Seven reasons why employers need job-sharing


1. Job-sharing = a diverse workforce

Our conversation with employers always starts with how to address the attrition of women from senior posts.

The know that women disappear from work because senior roles cannot be successfully fulfilled with reduced work hours (which are needed to combine work with family and other caring roles).

And we know that diversity has a direct impact on the bottom line:

Companies with the highest percentile of women on their boards outperformed those in the lowest percentile by 53% higher return on equity, 42% higher return on sales, and 66% higher return on invested capital.[i]


2. Job-sharing = seamless delivery

Job-sharing means employers can offer their clients a genuinely seamless 24/7 service, and genuinely part-time hours to the employees.

This means ambitious job-sharers can combine big, challenging roles with reduced hours, and their family, caring and personal commitments. And employers can retain their talented staff, and so to achieve a genuinely diverse workforce.


3. Job-sharing = a pipeline of talent

“There are far more men called John than women leading FTSE 100 companies.

Among chief executives and chairs, there are 17 men called John (or Jean) – outnumbering all the female bosses put together. Men called David or Dave also outnumber women, by 2:1.”[ii]

It’s a simple problem – there aren’t enough women in senior roles and progressing to c-suite and beyond – to which job-sharing is the solution.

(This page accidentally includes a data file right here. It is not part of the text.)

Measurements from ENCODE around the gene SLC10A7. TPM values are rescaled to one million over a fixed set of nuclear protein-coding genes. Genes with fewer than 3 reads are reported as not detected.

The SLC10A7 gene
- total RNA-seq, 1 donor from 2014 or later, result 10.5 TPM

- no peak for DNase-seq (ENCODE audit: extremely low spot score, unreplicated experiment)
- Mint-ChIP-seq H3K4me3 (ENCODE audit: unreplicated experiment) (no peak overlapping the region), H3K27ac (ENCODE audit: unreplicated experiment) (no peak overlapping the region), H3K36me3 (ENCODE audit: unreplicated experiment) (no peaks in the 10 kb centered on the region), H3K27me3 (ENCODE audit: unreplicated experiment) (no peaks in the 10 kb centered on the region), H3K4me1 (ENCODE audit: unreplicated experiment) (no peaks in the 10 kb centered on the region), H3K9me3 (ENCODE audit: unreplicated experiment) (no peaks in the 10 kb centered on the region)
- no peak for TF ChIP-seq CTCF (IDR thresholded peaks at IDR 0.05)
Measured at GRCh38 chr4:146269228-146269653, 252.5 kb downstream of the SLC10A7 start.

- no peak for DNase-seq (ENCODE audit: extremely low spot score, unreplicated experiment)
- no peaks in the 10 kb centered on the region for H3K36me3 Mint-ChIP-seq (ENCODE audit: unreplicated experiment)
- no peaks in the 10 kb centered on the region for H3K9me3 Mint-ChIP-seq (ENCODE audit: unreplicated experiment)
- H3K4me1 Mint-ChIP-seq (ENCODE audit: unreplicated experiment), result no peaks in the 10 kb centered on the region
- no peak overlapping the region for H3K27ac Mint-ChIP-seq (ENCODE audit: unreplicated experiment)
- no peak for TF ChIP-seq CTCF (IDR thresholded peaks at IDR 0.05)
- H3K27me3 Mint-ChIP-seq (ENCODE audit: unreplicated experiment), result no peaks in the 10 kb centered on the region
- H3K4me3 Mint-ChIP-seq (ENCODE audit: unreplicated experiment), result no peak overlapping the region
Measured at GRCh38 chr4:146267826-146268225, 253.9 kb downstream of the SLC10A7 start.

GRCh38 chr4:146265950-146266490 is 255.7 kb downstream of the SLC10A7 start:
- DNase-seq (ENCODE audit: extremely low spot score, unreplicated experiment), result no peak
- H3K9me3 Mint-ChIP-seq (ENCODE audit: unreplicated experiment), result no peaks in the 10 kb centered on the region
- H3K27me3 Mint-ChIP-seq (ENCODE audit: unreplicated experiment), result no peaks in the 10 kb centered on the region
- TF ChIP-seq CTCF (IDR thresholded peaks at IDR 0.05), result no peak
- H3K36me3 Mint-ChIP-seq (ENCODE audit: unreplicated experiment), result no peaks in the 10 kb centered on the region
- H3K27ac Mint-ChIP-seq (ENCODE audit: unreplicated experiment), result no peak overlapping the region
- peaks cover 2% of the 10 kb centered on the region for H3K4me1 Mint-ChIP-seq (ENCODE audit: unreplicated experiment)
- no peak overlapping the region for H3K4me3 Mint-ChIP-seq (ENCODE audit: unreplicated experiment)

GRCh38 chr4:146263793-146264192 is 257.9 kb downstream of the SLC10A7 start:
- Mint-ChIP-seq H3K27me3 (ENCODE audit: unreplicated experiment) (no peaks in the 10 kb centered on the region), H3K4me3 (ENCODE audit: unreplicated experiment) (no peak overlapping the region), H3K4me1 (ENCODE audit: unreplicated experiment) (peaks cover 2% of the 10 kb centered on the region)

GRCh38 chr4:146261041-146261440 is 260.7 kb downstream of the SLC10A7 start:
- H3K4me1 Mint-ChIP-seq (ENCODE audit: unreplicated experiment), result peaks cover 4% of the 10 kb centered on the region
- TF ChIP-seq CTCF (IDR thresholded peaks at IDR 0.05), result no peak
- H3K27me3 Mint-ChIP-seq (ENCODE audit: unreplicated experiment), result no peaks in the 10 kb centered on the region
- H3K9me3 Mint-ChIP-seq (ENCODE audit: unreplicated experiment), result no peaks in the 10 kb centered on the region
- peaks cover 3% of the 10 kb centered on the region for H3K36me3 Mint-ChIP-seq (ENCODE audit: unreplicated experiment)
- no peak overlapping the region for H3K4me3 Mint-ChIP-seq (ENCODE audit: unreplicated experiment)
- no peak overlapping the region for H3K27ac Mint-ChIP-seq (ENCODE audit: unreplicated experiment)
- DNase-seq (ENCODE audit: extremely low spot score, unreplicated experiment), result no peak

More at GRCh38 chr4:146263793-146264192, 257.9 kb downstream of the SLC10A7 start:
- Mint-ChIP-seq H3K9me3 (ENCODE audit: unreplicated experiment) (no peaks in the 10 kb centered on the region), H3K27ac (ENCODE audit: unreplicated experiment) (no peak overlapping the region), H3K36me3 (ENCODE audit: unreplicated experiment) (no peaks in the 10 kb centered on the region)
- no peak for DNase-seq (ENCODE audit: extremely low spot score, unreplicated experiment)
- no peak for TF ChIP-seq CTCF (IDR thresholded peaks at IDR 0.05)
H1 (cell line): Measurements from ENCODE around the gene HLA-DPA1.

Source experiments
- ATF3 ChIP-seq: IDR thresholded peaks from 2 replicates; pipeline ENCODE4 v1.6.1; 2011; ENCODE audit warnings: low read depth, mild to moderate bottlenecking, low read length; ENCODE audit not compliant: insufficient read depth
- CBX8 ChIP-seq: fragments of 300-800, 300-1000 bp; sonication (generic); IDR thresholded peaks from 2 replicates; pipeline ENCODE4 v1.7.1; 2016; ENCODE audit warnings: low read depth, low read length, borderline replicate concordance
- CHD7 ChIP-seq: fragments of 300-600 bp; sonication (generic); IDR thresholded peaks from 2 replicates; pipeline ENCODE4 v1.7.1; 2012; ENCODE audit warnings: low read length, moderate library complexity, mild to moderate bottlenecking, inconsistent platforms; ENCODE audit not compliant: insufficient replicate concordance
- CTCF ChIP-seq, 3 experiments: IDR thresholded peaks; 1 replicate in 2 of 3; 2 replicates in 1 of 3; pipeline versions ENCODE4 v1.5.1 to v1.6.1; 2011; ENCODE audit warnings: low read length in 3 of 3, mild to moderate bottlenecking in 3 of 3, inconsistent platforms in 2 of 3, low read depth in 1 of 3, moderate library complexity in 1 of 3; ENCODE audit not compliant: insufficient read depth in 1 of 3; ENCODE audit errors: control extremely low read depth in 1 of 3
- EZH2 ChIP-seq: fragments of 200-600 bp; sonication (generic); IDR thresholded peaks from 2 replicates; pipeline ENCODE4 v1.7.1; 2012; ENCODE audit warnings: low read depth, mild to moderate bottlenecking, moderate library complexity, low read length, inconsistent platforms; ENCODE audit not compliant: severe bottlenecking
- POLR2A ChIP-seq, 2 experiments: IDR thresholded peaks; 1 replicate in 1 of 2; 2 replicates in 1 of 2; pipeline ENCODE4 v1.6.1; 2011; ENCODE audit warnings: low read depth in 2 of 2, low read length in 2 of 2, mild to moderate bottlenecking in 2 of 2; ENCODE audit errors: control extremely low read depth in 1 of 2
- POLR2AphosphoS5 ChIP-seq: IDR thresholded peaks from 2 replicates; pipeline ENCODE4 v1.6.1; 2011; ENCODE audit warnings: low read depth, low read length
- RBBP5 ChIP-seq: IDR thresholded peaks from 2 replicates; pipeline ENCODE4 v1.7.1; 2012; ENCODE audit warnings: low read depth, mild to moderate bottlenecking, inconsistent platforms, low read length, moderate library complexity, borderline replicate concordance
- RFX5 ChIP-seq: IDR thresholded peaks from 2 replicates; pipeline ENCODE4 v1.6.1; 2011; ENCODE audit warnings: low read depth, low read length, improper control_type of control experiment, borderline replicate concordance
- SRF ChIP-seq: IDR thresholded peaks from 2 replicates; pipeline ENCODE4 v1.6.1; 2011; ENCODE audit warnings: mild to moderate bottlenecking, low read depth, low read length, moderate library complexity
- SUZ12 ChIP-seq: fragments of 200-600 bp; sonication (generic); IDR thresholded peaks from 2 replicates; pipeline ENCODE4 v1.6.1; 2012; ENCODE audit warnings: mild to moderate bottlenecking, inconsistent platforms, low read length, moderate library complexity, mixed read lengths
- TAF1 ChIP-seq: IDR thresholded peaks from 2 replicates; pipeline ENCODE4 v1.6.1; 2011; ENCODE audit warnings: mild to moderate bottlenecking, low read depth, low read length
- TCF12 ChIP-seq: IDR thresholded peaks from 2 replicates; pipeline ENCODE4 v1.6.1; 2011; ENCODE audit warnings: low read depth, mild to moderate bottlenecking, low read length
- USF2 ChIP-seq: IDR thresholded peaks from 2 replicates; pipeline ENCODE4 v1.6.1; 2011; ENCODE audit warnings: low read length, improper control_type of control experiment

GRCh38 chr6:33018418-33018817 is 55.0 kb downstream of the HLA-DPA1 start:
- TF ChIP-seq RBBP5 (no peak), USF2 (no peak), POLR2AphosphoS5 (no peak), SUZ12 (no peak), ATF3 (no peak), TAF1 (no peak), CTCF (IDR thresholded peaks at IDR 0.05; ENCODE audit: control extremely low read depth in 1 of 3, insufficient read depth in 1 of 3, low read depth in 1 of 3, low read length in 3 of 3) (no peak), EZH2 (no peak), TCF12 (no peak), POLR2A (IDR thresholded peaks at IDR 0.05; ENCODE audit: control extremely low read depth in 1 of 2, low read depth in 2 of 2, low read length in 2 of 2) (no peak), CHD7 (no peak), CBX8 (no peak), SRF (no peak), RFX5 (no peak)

4. Job-sharing = saving money

Job-sharing allows employers to retain talented staff, so employers avoid the loss of investment they made in their training and development. And they avoid the cost of hiring, replacing and training new staff.

Staff turnover costs British businesses at least £4.13bn every year as new employees take up to eight months to reach optimum productivity levels[iii]


Up to 50% annual productivity is lost during the process of losing one employee to recruiting the next.[iv]

This isn’t just about the good times. In tough economic times, it is critical to have the most talented staff. Many employers offer flexible working options to reduce their overall paybill.


5. Job-sharing = innovation

Two heads are better than one: the best sharers bring a range of skills and experience – more than any one person could bring – and work together to find better, more innovative solutions.


6. Job-sharing = increased productivity

This also leads to a basic increase in productivity. The sharers are more productive – up to 30% more[v]. And they also need far less managerial input – resolving challenges between themselves – increasing their manager’s productivity too.


7. Job-sharing isn’t only for women

This is a vision of how work could look in the future.

The 2014 flexible working legislation means every employee has the statutory right to request flexible working and employers must have a sound business reason for rejecting their request.

Job sharing could be a choice made by anyone, and the prospect is exciting.

We also know employers are considering how to respond to both the priority GenY places on work-life balance, and combining employment with entrepreneurialism; and to the elements of their workforce which, nearing retirement, are ‘blocking’ progression from more junior staff.

Imagine a millennial sharing a post with an experienced employee for whom retirement nears, combining organisational knowledge and experience with recent learning, new methodologies and fresh energy.


Two really is the magic number.








[i]      Catalyst on Fortune500 companies

[ii]     Guardian research, 2015

[iii]    Oxford Economics, 2014

[iv]     Job Share Project

[v]      Job Share Project

Sara Allen